"Geopolitical Implications of the EU's Carbon Border Adjustment Mechanism" (with Katharina Koch and Jennifer Winter) (under review). Book chapter in Changing the Paradigm of Energy Geopolitics: resources and pathways in the light of global climate challenges, João Simões, Francisco Leandro, Eduardo Caetano de Sousa, Roopinder Oberoi, eds.

  • Carbon tariffs, although complicated and costly to design and implement, reduce carbon leakage, shift the cost of abatement partly from countries with high carbon taxes to ones with low (or no) carbon taxes, and reduce competitiveness pressures on emissions-intensive and trade-exposed industries in high carbon-tax countries. Following this rationale and to level the carbon playing field, the European Union (EU) announced its proposal for the Carbon Border Adjustment Mechanism (CBAM) in 2019 as part of the European Green Deal. Once it takes effect in 2026, the CBAM will be the first initiative of its kind. This chapter conceptualizes the CBAM as soft power diplomacy with which the EU attempts to generate policy reforms in third countries by imposing carbon tariffs and related incentives. Furthermore, the limited sectoral coverage reveals the dynamics of the EU’s normative power on climate policy and the influence of its climate policy on the international system. The main research question is how the CBAM may influence geopolitical relations between the EU and its main trade partners.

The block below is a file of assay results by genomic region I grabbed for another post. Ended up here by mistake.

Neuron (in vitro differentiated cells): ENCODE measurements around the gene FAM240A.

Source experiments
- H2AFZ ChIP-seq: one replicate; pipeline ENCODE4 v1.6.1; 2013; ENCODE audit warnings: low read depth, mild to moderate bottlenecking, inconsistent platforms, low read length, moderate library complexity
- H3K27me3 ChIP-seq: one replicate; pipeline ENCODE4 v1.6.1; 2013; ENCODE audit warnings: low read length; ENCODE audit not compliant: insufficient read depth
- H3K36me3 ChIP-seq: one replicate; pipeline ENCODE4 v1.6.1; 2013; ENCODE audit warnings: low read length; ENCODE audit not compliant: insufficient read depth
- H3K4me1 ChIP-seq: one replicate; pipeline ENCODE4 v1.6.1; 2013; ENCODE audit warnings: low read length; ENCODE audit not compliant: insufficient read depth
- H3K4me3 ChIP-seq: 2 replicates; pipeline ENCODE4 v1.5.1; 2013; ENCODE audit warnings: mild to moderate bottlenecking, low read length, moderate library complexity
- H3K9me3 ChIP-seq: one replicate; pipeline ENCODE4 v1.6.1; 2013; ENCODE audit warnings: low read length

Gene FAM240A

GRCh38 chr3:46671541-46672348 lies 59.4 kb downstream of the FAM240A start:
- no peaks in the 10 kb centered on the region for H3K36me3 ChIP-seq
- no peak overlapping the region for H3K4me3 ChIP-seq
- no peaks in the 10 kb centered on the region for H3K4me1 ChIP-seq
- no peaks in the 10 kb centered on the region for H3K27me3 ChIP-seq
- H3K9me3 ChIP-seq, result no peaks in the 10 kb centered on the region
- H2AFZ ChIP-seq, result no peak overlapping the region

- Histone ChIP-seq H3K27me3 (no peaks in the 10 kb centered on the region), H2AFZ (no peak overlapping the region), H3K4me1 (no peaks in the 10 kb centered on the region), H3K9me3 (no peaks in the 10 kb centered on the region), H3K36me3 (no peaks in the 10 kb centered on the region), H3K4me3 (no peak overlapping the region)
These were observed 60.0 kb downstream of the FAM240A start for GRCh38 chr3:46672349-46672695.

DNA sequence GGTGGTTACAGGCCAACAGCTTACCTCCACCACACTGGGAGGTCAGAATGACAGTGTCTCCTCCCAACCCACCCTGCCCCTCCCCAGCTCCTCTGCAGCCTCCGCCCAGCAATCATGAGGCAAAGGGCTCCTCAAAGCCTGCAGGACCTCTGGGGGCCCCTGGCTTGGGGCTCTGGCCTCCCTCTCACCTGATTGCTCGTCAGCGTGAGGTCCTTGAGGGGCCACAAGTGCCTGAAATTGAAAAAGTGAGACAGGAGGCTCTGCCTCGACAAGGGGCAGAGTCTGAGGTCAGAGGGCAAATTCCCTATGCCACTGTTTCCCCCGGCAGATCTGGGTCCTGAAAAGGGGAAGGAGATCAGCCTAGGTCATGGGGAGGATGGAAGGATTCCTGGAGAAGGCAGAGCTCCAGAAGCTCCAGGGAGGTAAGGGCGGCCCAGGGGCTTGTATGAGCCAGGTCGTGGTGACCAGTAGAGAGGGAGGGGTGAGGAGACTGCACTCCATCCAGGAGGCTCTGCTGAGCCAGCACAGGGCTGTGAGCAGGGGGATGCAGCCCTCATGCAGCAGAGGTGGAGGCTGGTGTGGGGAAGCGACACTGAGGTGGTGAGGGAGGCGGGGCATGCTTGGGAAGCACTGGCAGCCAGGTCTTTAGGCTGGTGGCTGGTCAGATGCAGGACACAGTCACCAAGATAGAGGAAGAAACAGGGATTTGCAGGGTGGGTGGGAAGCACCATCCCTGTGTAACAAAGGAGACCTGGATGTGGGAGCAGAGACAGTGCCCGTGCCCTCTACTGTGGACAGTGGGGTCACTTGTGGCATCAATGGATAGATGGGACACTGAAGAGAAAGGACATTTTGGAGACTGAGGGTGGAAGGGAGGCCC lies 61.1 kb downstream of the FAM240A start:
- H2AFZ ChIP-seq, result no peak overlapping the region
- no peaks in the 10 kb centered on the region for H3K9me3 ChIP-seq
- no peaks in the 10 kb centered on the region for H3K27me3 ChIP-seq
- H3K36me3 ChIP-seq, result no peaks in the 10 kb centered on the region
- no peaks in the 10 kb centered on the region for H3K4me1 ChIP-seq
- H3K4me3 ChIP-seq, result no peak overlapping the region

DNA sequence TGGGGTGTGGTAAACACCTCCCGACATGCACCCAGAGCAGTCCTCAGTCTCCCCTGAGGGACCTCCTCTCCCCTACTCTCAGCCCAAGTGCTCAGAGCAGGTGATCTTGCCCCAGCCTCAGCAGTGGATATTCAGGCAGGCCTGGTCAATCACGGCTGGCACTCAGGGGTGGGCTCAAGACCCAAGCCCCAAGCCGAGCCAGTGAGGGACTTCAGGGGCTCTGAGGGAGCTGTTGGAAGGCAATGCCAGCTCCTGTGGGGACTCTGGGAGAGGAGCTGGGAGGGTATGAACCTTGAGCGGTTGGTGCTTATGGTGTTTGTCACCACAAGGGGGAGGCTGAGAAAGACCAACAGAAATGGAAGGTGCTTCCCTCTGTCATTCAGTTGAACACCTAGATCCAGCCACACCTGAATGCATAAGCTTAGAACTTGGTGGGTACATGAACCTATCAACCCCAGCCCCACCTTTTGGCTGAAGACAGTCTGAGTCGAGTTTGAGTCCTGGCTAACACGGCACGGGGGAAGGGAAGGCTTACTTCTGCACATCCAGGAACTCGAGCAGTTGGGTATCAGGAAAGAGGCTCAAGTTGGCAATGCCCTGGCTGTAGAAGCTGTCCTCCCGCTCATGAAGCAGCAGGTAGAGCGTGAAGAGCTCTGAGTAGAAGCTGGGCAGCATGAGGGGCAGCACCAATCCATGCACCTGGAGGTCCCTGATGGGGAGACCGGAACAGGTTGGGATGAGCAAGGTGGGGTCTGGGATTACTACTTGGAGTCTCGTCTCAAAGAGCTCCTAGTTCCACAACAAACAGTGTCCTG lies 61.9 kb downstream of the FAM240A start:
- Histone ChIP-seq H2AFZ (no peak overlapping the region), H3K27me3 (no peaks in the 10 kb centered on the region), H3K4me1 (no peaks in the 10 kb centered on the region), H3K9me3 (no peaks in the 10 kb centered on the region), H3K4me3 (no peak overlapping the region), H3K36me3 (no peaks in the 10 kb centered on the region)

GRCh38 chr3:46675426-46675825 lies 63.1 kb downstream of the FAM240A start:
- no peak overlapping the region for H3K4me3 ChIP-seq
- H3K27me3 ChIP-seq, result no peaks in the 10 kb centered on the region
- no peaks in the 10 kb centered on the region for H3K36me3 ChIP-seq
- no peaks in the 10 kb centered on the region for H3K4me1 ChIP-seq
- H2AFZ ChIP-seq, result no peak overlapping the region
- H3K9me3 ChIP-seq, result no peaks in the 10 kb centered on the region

"Tracking Canada's Nation-Building Efforts through Infrastructure Development" (with Katharina Koch) (under review).

  • Infrastructure development has been an important element of Canada’s nation-building process. Major infrastructure projects from Canadian history, such as the Trans-Canada Highway, are often referred to as “nation building” in various federal infrastructure frameworks. These large-scale infrastructure projects have gradually become remnants of the past in Canada as federal governments turned focus to local and community-level projects. However, independent of scale, federal governments still use “nation-building infrastructure” as a term to present and define the purpose of new infrastructure development frameworks. In this first attempt to trace nation building through Canada’s infrastructure policy in the 21st century, we adopt a relational approach to territory and show that Canada's federal governments have implemented infrastructure policy in a relational way during the investigated period as it involved all levels of government, the private sector and the Indigenous rights holders. Hence, a federal nation-building agenda moved forward through infrastructure policy can be understood from a relational perspective.

"Environmental and Socio-Economic Impacts of Northwest Territories' Inuvik to Tuktoyaktuk Highway" (with G. Kent Fellows and Jennifer Winter)

  • Highway 10, more commonly known as the Inuvik-Tuktoyaktuk Highway, is the first all-weather road to Canada's Arctic Coast and replaced a seasonal winter road, which was annually constructed across the frozen Mackenzie River delta channels and the frozen Arctic Ocean. In this paper, we investigate the socio-economic effect of Highway 10 using hedonic valuation methods based on simple statistical analysis. The value of the highway is the reduction in “remoteness” or increase in “agglomeration” for Tuktoyaktuk and by extension, the resulting changes to social and economic outcomes implied by this reduced remoteness and increased agglomeration.